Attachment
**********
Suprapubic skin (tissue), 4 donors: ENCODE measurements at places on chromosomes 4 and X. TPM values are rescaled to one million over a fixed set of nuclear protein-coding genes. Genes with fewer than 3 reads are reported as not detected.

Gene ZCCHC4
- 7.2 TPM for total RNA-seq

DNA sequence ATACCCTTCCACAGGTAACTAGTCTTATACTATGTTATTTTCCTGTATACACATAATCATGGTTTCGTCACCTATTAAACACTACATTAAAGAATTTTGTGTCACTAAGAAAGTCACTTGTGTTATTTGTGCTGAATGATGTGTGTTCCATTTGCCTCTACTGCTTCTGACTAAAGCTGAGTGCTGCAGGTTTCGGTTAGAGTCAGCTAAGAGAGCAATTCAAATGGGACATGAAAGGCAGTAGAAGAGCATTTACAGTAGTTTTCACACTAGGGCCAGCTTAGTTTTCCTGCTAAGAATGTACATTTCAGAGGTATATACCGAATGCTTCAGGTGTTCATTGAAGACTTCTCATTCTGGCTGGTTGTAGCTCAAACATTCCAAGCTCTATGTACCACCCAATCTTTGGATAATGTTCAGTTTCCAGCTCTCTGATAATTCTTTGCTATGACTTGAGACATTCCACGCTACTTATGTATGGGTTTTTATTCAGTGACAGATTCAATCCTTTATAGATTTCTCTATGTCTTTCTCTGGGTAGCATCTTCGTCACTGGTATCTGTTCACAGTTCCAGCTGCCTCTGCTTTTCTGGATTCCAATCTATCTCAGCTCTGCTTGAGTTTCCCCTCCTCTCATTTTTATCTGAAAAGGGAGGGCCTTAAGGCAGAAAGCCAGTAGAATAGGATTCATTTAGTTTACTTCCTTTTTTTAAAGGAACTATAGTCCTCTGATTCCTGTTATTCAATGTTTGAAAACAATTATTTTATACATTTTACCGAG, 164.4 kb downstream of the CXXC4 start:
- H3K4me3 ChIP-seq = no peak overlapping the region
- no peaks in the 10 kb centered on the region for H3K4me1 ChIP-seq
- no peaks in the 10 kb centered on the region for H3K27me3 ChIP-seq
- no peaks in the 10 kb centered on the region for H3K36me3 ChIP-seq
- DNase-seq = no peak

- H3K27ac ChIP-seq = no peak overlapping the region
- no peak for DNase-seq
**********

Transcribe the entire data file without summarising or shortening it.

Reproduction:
Suprapubic skin (tissue), 4 donors: ENCODE measurements at places on chromosomes 4 and X. TPM values are rescaled to one million over a fixed set of nuclear protein-coding genes. Genes with fewer than 3 reads are reported as not detected.

Gene ZCCHC4
- 7.2 TPM for total RNA-seq

DNA sequence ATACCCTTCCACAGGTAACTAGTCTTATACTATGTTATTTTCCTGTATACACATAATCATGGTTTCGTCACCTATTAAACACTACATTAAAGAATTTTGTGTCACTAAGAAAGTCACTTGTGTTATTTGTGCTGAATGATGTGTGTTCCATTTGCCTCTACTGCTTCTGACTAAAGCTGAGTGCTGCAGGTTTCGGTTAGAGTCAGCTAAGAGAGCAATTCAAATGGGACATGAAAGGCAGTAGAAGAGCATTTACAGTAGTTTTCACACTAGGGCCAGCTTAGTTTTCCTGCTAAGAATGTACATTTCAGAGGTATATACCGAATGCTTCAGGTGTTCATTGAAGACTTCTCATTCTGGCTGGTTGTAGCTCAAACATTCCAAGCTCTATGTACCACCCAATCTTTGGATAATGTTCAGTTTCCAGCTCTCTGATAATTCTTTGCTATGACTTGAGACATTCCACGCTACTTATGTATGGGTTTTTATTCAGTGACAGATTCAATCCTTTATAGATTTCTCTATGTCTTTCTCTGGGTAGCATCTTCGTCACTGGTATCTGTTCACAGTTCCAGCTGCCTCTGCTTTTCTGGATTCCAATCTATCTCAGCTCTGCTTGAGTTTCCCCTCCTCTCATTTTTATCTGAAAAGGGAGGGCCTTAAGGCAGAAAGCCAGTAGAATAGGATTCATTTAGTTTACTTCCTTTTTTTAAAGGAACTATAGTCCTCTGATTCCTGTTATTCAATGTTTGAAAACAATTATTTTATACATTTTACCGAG, 164.4 kb downstream of the CXXC4 start:
- H3K4me3 ChIP-seq = no peak overlapping the region
- no peaks in the 10 kb centered on the region for H3K4me1 ChIP-seq
- no peaks in the 10 kb centered on the region for H3K27me3 ChIP-seq
- no peaks in the 10 kb centered on the region for H3K36me3 ChIP-seq
- DNase-seq = no peak

- H3K27ac ChIP-seq = no peak overlapping the region
- no peak for DNase-seq